Norton: The right question requires the right response
A nagging and recurring elbow injury had finally forced my hand to seek medical attention. After meeting with an orthopedic surgeon, the diagnosis was more than tennis elbow or bursitis, it was a situation that would require surgery to fix.
With surgery come the pre-operative exams such as blood work, chest X-ray, and EKG. Additionally, medical clearance was needed by my primary care physician. I also needed to have a negative COVID test within five days of surgery. No problem, I can take care of these things easily. As is my nature, my attitude was great, and I was ready and motivated to have the surgery.
Having completed almost all the testing requirements, I still needed to have my COVID test. No worries, just one more box to cross off the list of pre-surgery to-dos. I signed in and waited for my name to be called. As the nurse greeted me, she asked me how I was doing. That’s an easy one I thought, as I answer this question about a dozen times a day. My answer, borrowed from my good friend Jerry Nazzaro, is always, “Great, couldn’t be better if I tried.”
Her response, “Well then, why don’t you try?”
Her answer was so simple, so direct, and yet took me a little by surprise. You see, I have been responding to that question for so many years in the same way and typically people either smile or reply with something such as, “That’s awesome, I wish I felt that good.” But never, “Well then, why don’t you try?”
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By responding to the question of how I am doing by saying that I am great and could not be better if I tried, is never meant to be flippant or superficial. It is just something I learned many years ago from my friend Jerry. Jerry is a guy with one of the greatest attitudes I have ever witnessed. Despite anything he faced, no matter how big the challenge, he would always reply in that same way, “Great, couldn’t be better if I tried.”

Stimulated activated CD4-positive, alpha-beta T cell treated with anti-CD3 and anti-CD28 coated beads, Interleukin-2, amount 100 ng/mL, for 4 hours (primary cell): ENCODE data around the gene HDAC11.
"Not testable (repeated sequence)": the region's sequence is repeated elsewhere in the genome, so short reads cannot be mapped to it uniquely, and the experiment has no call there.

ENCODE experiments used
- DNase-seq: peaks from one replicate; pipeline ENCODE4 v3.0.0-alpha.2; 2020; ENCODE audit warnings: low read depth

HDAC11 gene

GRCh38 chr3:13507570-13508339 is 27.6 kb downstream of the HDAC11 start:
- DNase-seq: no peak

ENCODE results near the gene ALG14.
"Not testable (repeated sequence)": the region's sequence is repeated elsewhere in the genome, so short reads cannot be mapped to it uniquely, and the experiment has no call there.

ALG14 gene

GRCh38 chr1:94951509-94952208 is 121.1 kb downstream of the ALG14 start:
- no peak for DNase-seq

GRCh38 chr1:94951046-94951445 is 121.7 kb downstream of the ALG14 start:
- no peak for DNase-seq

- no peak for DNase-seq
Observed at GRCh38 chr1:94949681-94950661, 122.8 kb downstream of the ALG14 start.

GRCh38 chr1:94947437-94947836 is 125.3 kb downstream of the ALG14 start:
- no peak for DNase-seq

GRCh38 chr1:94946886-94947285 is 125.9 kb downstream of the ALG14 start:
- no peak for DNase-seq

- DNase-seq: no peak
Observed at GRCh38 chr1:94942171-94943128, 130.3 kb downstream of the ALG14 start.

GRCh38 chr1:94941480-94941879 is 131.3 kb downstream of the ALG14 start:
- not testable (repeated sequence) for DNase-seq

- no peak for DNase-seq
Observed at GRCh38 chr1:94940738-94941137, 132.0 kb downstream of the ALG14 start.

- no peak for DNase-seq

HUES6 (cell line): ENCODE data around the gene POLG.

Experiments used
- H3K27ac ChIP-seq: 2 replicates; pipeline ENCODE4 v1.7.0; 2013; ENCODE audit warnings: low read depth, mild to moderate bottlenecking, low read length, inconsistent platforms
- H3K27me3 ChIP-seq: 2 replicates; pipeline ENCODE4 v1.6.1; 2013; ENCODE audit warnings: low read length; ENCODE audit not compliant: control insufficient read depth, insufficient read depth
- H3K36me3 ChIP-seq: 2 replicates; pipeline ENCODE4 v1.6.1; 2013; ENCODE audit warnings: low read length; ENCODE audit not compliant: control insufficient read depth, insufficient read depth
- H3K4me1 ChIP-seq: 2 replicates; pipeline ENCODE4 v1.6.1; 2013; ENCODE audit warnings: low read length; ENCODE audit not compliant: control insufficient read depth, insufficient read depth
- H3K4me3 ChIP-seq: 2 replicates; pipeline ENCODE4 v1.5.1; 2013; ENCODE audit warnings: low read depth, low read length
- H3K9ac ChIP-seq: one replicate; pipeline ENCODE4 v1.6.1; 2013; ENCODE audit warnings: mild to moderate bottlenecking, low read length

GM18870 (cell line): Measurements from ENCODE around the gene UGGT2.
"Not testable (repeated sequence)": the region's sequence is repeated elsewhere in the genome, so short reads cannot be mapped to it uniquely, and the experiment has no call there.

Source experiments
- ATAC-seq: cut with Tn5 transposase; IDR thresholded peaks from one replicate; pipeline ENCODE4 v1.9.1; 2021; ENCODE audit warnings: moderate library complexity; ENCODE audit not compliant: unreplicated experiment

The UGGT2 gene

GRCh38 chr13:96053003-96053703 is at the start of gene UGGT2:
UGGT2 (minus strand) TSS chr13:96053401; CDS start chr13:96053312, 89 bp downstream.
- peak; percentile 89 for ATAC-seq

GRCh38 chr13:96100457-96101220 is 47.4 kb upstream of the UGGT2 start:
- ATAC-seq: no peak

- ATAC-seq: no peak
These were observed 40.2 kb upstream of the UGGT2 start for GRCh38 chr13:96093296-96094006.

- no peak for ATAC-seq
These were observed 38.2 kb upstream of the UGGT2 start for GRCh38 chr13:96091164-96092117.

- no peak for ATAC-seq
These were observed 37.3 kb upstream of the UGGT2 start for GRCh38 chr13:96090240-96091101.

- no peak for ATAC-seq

The nurse didn’t initially realize how she threw me off a bit as she just continued getting everything ready for my test. However, as she turned toward me again, and even though I was wearing a mask, she could see the puzzled look on my face. When I shared with her that no one had ever so simply and sincerely challenged my statement regarding how I was doing, she just shrugged as if it were the most natural thing she should have said. And it was.
The test was over quickly, she was kind, gentle and made it as easy as possible. As I left, I thanked her for making the test so easy, but making my day a little bit harder. Now it was her turn to have that puzzled look on her face. I shared that I thought her question was brilliant and that she now inspired me to want to “try” and be better.
I thought about this as I drove home from the hospital. Is this really the best answer I can give when someone asks me how I am doing? My nurse, Danielle, was exactly right. I could try to be better no matter how poorly or how amazing my day may be going. The list of things I could do to try and be better in any given moment started flooding my mind; call a friend, maybe Jerry; listen to a motivational podcast; pray; call a customer; better yet, call a prospect; Facetime my children and grandchildren; take a walk on the beach with my wife. The list was endless. Not that I didn’t know and understand this concept already on some level, but it was a good and much-appreciated reminder.
How are you doing? Could you be a little better if you tried? I would love to hear your response at firstname.lastname@example.org and when we realize that we can make everything better when we try, it really will be a better than good year.
Michael Norton is the grateful CEO of Tramazing.com, a personal and professional coach, and a consultant, trainer, encourager, and motivator to businesses of all sizes.